Friday, November 30, 2012

Holy unreason

I picked up my Jerusalem Bible and began to read again the 1st book of Maccabees, just because I like to read history sometimes. I’ve read this book a dozen times or more cover to cover. It’s the book that underlies the Jewish feast of Chanukah.

What struck me today, and what always strikes me when reading the history of God’s people, whether Jews or Christians, when they are under attack by their enemies, is how reasonable, sometimes, their enemies try to be in attempting to convince them to submit to their overlordship.

True, when it’s an invading enemy like the Seleucids, the successors to Alexander the Great, who subjected the ancient Near East to Greek rule, they start out with quite violent and merciless attacks. That’s stage one, and its method is to break resistance and dishearten the victim people by an extreme show of force and cruelty. After the political conquest, though, they have to somehow keep it, and to do that they have to win over the vanquished.

Antiochus Epiphanes, like the modern statesmen of today, wanted to establish peace and order under his iron-clad rule, and his method, stage two, was to make all the nations he conquered give up their ancient culture and religion, and adopt his—Hellenism. For all the nations, this wasn’t a problem: just add a new layer of pagan gods and ceremonies to what they already had. For the Jews, it was another matter. They were the worshippers of a single God, the only God, Yahweh, and they had a Law from Him they must obey. Though some Jews complied with the king’s command, many did not.

As the king’s representatives visited each village, they came to Modein where the family of Mattathias Maccabaeus had taken refuge after the conquest and desecration of Jerusalem. They were addressed by the king’s officer in friendly terms and promised special status and an increase of wealth, if they only would come forward and make the official sacrifice, to show that they obeyed the king’s new “one empire, one people, one religion” edict. Mattathias refused, and while he was refusing, a Jew stepped forward to take his place at the pagan altar to offer the sacrifice. Filled with zeal for the Law and in righteous indignation, Mattathias threw himself on the Jew and killed him on the spot, then turned and killed the king’s representative. That was the beginning of what is now called the Maccabaean Revolt.

But really, how unreasonable of Mattathias and his five sons and their followers not to comply with the king’s decree! The king wasn’t asking for much, just a token performance of a pagan ceremony to show that they accepted their new rulers and agreed to shed their out-dated, fussy religion. The rewards offered were great, amounting to prestige and success as members of a new elite, the “friends of the king.” How unreasonable of them!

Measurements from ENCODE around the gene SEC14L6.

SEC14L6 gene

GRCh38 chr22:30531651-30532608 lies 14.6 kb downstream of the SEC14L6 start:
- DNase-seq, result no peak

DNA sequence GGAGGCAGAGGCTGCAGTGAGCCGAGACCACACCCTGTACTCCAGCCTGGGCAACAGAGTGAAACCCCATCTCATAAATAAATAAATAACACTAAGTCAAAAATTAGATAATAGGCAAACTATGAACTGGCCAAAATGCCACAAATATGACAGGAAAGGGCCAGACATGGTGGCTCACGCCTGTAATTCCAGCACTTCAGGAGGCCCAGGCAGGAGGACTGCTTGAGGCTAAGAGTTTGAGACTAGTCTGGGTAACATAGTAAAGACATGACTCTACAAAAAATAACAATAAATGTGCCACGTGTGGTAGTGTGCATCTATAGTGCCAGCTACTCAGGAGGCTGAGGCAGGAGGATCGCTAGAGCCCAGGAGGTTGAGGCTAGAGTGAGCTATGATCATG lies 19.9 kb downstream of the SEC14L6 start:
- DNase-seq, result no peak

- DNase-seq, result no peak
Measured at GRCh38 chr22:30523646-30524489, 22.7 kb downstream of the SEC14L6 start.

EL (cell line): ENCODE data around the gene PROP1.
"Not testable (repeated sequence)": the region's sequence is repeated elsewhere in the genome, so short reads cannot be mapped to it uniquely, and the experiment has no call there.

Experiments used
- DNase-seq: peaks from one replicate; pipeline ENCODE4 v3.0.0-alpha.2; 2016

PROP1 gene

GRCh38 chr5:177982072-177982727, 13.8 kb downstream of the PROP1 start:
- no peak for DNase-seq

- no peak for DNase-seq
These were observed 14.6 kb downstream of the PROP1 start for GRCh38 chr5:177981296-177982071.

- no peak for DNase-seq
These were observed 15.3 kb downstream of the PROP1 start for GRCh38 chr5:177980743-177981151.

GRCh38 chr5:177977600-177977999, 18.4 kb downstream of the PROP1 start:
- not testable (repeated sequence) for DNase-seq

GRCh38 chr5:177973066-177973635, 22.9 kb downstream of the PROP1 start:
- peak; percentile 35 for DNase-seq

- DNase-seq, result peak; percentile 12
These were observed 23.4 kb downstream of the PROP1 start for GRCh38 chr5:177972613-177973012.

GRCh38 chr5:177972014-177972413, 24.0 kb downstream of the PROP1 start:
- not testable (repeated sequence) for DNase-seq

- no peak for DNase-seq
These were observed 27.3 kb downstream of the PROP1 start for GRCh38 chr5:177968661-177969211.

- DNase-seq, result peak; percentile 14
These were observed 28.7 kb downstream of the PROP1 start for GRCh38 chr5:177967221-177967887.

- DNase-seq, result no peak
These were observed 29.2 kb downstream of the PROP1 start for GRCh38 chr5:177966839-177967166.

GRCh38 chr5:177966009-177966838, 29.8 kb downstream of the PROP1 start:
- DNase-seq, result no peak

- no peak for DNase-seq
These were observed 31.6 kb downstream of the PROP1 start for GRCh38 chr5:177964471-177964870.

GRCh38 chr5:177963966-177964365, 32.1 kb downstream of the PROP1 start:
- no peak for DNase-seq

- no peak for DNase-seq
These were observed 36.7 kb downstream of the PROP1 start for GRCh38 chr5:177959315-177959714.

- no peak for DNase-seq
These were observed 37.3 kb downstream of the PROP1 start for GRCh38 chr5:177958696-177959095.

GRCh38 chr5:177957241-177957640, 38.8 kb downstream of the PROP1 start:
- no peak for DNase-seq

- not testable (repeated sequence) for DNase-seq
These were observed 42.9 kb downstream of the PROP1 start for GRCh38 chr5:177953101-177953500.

This is not my feeling, of course, but the sentiment of those who saw no harm in going along with what was apparently the “wave of the future.” It would bring Israel a lot of benefits to become part of a world government that stretched from Egypt all the way to the frontier of India. Think of all that they would forfeit by resisting! Why couldn’t they just be “nice” Jews and cooperate like the others?

I notice this same pattern when I read the stories of the Christian martyrs. They are so much closer to us in time and culture. There are reports that have come down to us that read like today’s newspapers. The Romans weren’t all that bad. Except for mob violence against Christians, the authorities always tried to do all in their power to make it easy and attractive for a Christian to show allegiance (or worship) to Caesar, who represented the Roman one world government—in fact, when reading the dialogs, one is impressed by the fact that in most cases, the Romans were being as reasonable as they could be; it is the Christians who seem stubborn and unreasonable.

Drawing even closer to our own times, we have seen the same thing happening in the Ottoman occupation of the Balkans, with Turkish judges trying their best to get a Christian off the hook and live, rather than die because of his stupid insistence, “I was born a Christian, and I will die a Christian.” How unreasonable! The Turks really had to exert a lot of patience with these “new martyrs of the Turkish yoke.” Some caved in to the friendly persuasion, but many didn’t. That’s why there are still countries like Greece, Bulgaria and Serbia even today. If it weren’t for their holy unreason, they would all have become part of the mass of Islamic states that now fills the Near and Middle East.

Knowing a little bit of history like this helps as we face the next surge of that “Prince of Persia” (it really all started with Nimrod, and continued through tyrants like Xerxes) who wants to make us all one under his authority. All we have to do is give in, just a little.

We are not alone, brethren. From the time of the three hundred Spartans, to the Maccabees, to the Christian martyrs through the last two thousand years, we are in good company as we face the age old enemy, the shape- and name-shifter, as he again amasses his millions with their sky-darkening cloud of arrows aimed at us.
Let us stand firm, as we approach the Day. Our redemption is always close at hand. Our God is faithful, and true. Let us continue in our holy unreason till He returns.

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